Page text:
There are no dreadlocks.
So they're not selling dreadlock wigs -- nor mullet wigs, the man's self-described hairstyle -- at the Arizona concession stands.
"Let's hope not!" the slugger says.
|With Adam Dunn, the D-Backs are averaging 5.5 runs. (AP)|
The front is adorned with the smiley yellow face that was popular in the 1970s. The lettering underneath reads, "I Hate You."
"Seems like he's been here forever," Diamondbacks manager Bob Melvin says.
The best trades of all aren't simply when the new guy makes a big splash and goes on a tear.
No, the best trades come when the new guy not only produces, but when he makes those around him better while he's doing it.
The jury is still out in Los Angeles, where recently acquired slugger Manny Ramirez has, in addition to trimming his hair, cooled off and his Dodgers have hit the skids -- again.
Here in the middle of the Arizona lineup, it appears as if Dunn and the Diamondbacks are here for the long haul this season.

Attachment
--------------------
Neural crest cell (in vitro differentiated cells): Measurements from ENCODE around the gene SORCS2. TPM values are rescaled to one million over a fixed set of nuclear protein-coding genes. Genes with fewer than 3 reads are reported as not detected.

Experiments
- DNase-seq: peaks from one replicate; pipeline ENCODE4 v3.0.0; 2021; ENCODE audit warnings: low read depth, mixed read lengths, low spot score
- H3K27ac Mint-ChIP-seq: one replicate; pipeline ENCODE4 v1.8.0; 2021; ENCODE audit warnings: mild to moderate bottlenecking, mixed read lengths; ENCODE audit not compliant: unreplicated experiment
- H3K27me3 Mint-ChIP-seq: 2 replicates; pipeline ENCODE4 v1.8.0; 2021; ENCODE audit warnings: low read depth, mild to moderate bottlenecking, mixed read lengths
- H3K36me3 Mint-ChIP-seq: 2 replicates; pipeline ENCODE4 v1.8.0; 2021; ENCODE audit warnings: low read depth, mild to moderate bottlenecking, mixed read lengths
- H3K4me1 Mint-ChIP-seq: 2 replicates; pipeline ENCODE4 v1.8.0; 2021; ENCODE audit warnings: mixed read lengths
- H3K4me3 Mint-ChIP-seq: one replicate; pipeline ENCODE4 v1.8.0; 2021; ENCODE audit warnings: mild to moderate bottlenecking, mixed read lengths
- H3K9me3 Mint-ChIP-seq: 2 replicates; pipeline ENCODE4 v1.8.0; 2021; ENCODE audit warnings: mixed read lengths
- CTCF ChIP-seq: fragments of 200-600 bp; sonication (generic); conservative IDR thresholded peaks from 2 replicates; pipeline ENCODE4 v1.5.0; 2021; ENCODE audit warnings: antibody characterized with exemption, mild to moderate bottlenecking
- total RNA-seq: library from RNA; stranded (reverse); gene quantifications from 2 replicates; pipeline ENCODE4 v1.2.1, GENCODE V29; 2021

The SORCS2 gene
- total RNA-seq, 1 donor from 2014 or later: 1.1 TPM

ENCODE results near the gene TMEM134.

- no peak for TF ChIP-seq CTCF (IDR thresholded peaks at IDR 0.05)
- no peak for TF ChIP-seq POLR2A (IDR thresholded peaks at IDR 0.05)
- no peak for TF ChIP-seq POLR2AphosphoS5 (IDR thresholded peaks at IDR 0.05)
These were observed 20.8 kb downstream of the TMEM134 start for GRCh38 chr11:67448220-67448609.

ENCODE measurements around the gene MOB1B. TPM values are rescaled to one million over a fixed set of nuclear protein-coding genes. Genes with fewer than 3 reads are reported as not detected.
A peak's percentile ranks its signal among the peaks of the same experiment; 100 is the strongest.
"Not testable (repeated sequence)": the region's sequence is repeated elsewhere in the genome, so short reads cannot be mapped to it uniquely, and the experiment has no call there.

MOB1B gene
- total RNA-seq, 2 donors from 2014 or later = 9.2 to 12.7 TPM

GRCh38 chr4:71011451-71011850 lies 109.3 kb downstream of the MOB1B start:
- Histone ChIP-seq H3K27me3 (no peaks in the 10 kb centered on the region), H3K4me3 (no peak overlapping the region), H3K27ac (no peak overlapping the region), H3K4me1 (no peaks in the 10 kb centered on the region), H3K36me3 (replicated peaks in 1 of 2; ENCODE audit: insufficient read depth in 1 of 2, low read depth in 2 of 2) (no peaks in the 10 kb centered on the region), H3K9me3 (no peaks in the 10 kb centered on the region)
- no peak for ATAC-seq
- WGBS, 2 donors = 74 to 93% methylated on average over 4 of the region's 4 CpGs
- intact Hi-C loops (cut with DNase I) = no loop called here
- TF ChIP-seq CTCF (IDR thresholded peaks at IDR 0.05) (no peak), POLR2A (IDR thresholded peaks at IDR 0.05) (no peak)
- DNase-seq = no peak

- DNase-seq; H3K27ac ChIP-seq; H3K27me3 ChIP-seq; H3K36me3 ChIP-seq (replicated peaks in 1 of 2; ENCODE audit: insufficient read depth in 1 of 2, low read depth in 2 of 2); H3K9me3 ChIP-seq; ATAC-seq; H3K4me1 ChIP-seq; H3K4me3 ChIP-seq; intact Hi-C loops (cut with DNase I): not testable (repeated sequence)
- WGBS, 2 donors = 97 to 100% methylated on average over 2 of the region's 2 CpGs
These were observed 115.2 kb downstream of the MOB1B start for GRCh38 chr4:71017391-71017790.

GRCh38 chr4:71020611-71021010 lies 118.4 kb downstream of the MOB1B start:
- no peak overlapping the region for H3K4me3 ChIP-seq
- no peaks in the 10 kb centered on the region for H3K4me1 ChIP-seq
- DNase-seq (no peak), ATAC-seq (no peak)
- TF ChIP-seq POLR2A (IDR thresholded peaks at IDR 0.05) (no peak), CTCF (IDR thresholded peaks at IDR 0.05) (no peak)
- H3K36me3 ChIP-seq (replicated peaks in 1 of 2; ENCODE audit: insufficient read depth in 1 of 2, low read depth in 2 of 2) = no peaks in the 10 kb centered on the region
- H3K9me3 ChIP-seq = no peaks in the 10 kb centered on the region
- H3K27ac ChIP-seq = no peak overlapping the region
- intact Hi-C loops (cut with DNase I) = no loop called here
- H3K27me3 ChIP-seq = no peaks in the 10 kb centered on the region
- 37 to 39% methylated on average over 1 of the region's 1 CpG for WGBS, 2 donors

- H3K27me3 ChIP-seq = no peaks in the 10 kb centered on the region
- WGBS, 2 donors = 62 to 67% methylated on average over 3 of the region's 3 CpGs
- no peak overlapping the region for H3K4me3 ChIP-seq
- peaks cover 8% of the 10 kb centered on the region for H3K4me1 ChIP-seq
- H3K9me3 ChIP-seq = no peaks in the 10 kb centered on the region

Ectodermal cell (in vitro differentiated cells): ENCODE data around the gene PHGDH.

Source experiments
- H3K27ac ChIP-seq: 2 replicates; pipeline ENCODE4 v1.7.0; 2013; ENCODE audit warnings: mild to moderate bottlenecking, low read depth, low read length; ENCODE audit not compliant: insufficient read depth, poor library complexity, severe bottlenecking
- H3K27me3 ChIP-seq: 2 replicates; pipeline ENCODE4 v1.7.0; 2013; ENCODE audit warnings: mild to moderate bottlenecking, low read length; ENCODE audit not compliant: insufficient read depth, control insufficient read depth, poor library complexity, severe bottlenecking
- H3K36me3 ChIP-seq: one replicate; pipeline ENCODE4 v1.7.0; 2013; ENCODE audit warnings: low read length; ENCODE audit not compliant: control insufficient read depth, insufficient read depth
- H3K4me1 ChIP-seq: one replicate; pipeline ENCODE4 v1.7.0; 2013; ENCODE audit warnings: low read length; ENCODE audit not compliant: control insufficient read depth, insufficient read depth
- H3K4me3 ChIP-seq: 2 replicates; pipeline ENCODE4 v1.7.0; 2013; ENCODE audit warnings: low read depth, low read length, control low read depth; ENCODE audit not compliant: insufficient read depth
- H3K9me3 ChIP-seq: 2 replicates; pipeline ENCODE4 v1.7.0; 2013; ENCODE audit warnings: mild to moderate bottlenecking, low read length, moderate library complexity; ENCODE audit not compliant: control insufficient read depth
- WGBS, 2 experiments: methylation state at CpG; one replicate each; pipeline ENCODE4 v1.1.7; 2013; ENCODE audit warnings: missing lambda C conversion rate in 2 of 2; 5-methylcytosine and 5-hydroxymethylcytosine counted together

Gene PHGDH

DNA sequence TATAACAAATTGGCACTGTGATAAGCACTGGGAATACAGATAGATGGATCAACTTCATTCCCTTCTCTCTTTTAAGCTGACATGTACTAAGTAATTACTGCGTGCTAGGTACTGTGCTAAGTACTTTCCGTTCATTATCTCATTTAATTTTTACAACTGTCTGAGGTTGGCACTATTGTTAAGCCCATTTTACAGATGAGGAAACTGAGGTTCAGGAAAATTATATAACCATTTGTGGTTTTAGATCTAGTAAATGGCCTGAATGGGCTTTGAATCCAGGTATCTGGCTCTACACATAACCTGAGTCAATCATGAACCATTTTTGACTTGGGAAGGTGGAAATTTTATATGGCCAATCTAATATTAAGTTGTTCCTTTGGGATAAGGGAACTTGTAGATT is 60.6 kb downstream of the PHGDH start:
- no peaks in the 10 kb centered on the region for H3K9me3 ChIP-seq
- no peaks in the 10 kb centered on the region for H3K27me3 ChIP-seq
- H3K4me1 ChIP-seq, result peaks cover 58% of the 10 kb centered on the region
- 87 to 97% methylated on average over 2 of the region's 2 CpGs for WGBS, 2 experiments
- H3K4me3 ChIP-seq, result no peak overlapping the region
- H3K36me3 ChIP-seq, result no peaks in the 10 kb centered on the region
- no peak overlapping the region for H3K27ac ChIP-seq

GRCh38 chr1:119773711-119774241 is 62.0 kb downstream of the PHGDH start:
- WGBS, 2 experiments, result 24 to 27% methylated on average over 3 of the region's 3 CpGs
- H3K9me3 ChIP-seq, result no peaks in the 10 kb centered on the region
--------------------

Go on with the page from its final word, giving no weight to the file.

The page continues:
Since his arrival on Aug. 12, the Diamondbacks have gone 7-5 -- and yet doubled their NL West lead on the Dodgers, from 1½ games to three.
Some of Dunn's influence has been obvious. Signature moment so far: Ripping that three-run, first-inning homer against San Diego ace Jake Peavy in Arizona last Wednesday after the Padres had seized a 4-0 lead in the top of the first. The Snakes went on to win 8-6.
Some of his influence has not been so obvious, though it has been just as important: Lengthening the lineup and easing the pressure on some of Arizona's other hitters. Allowing them not to be forced into pretending to be what they're not.